April 1, 2022

Is EPA's Decision the End of the Road on Perchlorate?

Holland & Knight Energy and Natural Resources Blog
Dianne R. Phillips
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The U.S. Environmental Protection Agency (EPA) announced on March 31, 2022, that it did not intend to regulate perchlorate in drinking water, leaving its July 2020 decision in place. EPA concluded that the prior decision was based on the best available science. This has been a long road since Massachusetts was one of the first states to regulate perchlorate in drinking water in 2006. (See Holland & Knight newsletter, "Massachusetts Proposes First-in-the-Nation Drinking Water and Cleanup Standards of 2 ppb for the Chemical Perchlorate.") Ironically, it was the quick and decisive action by states years ago that resulted in EPA's 2020 conclusion that perchlorate occurrence in the environment has decreased over time and does not meet the criteria for regulation under the Safe Drinking Water Act (SDWA).

To recap, in June 2020, EPA announced it had determined that perchlorate does not meet the criteria for regulation as a drinking water contaminant under the SDWA and thus withdrew the 2011 Regulatory Determination. (See Holland & Knight's Energy and Natural Resources Blog, "EPA Finalizes Its Perchlorate Decision," June 23, 2020.) EPA's final decision was published on July 21, 2020. Specifically, EPA determined that perchlorate does not occur "with a frequency and at levels of public health concern" within the meaning of the SDWA and that regulation of perchlorate does not present a "meaningful opportunity for health risk reduction for persons served by public water systems."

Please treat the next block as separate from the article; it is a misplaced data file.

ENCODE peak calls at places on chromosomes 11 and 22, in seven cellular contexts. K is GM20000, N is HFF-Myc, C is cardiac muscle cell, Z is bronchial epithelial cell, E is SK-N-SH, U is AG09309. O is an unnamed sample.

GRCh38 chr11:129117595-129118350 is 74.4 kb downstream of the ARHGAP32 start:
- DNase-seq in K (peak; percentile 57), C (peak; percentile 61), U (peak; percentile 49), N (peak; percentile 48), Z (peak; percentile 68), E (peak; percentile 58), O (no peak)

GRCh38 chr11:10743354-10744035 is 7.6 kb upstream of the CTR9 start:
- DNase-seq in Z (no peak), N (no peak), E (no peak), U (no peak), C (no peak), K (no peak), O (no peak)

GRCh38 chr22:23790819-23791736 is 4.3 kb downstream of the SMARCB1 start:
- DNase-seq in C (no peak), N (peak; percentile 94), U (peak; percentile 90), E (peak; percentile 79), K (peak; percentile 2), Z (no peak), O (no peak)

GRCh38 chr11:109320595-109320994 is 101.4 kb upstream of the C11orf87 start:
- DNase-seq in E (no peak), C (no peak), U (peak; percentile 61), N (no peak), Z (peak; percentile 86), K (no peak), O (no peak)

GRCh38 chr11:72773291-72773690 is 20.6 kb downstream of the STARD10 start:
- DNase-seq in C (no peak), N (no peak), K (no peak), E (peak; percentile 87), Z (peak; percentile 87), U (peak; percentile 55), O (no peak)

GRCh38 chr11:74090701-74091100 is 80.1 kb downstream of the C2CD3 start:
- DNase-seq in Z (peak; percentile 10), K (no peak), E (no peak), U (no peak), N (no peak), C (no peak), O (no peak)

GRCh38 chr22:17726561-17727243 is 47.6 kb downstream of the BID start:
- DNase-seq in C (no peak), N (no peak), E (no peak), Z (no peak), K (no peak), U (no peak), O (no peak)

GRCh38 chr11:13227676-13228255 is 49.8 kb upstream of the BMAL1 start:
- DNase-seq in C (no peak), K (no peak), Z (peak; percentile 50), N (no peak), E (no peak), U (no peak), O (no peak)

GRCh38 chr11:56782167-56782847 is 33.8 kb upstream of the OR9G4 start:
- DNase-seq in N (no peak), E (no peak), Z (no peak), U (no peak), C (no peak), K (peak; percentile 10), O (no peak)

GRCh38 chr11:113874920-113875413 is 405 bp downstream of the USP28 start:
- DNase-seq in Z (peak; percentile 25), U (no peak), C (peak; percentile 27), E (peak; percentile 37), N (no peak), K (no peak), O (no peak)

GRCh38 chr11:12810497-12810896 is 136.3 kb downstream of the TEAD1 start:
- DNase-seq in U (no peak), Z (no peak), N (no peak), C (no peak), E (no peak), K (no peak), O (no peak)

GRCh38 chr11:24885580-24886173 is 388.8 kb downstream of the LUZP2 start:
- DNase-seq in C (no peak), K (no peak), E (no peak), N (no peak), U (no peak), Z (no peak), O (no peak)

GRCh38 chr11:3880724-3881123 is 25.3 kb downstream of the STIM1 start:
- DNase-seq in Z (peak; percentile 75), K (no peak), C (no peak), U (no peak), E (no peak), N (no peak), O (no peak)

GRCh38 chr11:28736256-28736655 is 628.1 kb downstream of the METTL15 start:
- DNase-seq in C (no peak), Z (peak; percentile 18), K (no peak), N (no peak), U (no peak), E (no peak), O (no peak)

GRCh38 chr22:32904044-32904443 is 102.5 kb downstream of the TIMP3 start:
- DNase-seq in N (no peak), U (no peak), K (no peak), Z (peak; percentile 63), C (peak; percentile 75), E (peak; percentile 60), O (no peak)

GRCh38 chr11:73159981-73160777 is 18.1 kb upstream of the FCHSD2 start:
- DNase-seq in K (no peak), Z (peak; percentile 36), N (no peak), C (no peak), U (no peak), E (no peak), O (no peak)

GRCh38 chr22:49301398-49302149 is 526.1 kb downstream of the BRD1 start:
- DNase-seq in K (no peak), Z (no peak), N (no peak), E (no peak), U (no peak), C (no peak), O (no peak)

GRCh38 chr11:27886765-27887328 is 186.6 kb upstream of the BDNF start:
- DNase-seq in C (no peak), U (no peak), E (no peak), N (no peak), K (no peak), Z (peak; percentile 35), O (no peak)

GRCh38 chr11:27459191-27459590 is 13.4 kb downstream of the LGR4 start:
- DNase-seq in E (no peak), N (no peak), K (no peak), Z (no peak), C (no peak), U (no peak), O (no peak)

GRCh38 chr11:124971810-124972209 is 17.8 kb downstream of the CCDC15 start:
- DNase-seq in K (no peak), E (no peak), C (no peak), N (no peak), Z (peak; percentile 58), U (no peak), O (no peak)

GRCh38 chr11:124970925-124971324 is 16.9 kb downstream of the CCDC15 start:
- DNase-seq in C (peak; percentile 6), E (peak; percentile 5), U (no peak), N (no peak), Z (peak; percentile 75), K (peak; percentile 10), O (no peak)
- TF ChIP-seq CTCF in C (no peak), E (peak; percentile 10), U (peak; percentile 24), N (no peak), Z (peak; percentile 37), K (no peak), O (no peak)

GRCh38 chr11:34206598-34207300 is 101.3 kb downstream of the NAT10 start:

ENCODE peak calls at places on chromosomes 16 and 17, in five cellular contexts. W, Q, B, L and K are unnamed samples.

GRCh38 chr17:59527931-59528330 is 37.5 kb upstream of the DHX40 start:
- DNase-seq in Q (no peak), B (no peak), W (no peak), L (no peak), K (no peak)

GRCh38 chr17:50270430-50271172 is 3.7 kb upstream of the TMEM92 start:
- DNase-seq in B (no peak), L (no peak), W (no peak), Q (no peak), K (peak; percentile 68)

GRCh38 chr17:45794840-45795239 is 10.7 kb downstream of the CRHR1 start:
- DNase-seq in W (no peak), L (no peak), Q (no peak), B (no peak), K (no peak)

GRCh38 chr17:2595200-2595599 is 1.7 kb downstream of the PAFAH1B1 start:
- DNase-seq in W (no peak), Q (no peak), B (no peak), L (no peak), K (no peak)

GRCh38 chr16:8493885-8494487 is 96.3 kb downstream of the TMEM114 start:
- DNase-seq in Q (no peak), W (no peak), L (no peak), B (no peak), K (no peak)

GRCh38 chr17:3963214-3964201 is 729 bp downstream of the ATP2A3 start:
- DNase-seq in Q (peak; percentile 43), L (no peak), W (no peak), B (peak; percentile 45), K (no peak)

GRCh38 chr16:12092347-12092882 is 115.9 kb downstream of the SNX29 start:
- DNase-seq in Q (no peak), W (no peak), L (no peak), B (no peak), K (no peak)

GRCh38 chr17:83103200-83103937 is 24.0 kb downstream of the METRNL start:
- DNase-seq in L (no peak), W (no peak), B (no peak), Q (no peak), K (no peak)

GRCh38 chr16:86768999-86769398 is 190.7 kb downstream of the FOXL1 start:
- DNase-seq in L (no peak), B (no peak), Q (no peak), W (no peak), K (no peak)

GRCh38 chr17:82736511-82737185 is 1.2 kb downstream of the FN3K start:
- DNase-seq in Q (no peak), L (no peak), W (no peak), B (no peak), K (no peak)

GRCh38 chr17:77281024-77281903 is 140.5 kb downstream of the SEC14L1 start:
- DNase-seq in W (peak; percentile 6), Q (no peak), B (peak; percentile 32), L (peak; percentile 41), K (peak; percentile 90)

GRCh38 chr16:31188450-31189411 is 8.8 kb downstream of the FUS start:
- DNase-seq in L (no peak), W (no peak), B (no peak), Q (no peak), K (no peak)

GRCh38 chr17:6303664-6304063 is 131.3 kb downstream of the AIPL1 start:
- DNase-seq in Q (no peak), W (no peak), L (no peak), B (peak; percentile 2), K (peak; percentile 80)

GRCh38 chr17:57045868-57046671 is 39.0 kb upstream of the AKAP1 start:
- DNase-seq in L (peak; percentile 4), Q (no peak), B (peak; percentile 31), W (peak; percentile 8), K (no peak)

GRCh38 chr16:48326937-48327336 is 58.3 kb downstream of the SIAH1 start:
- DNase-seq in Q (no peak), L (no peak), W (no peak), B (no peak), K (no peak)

EPA specifically reevaluated the 2011 Regulatory Determination over many years of conducting multiple analyses evaluating the occurrence data collected from the Unregulated Contaminant Monitoring Rule (UCMR) and other monitoring by Massachusetts and California. (See Holland & Knight alert, "EPA Proposes Perchlorate Rule After Years of Study," June 10, 2019.) Based on this data reevaluation, EPA concluded that only 15 regulated public water systems in the U.S. would exceed even the lowest proposed value under consideration (18 ug/L). As a result, pursuant to SDWA Section 1412(b)(4)(C), EPA determined that, based on available information, the benefits of establishing a National Primary Drinking Water Regulation for perchlorate did not justify the associated costs. Under the SDWA evaluation and rulemaking process, EPA is required to determine that regulation presents a meaningful opportunity for health risk reductions served by public water systems before proceeding with regulation.

The Natural Resources Defense Council promptly issued a statement condemning the action. Given its prior litigation challenging the 2020 determination, it remains to be seen whether this decision is, indeed, the end of the road. Stay tuned.

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